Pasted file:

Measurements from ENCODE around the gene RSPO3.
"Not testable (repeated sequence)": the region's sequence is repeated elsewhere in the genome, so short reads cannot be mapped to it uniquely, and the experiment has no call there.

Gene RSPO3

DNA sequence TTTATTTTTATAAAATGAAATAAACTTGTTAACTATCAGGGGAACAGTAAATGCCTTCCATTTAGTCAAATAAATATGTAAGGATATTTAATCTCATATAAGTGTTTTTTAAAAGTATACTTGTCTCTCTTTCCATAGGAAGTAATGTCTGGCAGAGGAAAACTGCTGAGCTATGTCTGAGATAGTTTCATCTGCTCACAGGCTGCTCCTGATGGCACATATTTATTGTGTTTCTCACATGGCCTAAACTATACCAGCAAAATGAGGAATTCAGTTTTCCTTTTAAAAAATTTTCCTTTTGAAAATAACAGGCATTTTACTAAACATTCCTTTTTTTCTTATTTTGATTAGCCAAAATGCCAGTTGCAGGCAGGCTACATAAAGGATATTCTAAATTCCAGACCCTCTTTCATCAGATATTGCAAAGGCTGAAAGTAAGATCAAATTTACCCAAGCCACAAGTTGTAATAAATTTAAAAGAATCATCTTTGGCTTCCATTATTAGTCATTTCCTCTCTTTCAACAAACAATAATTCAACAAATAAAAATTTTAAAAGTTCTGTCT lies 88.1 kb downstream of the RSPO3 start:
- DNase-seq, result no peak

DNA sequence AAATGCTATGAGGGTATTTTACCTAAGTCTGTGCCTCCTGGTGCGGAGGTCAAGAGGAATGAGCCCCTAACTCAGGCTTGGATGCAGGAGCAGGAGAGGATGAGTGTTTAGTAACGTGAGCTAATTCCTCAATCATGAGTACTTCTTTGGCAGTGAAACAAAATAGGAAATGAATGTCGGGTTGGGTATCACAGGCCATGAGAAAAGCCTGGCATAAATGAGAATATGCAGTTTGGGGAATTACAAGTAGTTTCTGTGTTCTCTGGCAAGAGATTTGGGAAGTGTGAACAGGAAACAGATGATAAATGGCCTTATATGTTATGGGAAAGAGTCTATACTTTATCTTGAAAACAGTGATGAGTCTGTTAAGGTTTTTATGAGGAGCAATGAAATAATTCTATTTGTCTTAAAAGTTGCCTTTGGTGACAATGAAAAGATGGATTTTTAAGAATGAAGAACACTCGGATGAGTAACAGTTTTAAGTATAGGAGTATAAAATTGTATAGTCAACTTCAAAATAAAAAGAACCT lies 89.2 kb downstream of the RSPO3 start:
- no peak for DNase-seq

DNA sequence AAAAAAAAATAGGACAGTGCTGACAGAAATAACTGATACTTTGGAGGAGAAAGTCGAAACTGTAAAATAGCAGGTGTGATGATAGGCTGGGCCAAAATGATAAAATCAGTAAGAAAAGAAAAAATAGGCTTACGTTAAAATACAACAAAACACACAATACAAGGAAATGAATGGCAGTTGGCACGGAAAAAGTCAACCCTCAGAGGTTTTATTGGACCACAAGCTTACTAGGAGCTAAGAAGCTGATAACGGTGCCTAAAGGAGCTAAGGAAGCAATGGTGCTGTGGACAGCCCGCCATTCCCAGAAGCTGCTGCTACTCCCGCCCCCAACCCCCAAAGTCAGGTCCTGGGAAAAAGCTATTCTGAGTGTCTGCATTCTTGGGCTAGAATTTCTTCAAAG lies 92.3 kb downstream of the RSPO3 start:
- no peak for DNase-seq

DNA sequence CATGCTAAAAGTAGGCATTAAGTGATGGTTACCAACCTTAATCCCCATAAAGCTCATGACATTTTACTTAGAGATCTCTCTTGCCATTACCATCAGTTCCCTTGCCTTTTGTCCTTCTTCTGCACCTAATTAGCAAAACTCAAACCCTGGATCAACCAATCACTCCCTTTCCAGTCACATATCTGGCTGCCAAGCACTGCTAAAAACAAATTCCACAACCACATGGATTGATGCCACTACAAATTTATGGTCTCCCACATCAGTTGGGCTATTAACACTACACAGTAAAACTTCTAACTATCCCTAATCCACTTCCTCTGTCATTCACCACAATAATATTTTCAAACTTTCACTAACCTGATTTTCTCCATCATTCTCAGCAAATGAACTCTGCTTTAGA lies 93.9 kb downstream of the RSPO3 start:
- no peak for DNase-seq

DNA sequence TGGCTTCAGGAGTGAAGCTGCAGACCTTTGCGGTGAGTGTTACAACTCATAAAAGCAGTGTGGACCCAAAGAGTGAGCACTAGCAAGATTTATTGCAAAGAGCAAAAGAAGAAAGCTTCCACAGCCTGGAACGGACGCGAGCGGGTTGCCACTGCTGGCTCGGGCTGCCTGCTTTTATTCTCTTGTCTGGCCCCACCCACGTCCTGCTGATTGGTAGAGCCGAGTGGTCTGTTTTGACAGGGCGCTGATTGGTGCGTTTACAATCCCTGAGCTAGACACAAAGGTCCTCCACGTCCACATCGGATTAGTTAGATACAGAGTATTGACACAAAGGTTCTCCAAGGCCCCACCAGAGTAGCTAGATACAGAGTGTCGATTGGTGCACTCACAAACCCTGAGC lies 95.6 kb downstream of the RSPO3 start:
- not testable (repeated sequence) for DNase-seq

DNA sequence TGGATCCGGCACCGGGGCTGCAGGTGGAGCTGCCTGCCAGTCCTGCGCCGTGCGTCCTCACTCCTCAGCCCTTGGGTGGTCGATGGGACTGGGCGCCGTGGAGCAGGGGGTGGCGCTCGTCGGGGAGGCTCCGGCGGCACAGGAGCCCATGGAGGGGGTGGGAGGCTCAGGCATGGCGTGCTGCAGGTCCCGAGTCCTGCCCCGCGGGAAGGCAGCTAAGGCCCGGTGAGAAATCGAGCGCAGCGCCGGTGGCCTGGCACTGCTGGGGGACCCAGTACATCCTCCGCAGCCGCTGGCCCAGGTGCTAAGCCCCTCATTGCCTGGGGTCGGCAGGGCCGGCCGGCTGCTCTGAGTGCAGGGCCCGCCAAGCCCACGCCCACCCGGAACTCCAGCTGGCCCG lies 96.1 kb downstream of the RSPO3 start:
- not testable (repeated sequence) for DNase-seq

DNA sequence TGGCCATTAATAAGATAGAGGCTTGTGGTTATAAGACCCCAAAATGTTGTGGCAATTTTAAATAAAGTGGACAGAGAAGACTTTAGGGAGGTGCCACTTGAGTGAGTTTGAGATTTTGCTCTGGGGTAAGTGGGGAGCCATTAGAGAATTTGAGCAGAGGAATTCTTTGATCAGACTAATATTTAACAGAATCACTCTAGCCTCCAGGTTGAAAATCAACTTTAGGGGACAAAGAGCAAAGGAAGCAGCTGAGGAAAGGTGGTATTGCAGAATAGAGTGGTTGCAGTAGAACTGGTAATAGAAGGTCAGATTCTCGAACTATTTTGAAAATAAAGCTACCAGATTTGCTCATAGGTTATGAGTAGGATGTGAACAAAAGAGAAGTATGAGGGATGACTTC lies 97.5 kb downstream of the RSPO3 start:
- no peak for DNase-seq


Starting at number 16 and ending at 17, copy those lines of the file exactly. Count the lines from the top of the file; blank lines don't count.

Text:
DNA sequence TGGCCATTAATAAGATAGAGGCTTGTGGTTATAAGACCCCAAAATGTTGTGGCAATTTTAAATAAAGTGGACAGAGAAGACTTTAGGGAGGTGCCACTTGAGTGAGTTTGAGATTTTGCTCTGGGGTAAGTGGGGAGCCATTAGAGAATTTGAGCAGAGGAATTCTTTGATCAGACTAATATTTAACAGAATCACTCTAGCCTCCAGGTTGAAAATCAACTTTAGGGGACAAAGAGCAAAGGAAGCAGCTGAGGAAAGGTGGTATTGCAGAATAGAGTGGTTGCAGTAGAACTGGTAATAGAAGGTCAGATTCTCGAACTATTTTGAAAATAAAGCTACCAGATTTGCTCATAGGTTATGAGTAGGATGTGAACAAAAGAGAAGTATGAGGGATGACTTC lies 97.5 kb downstream of the RSPO3 start:
- no peak for DNase-seq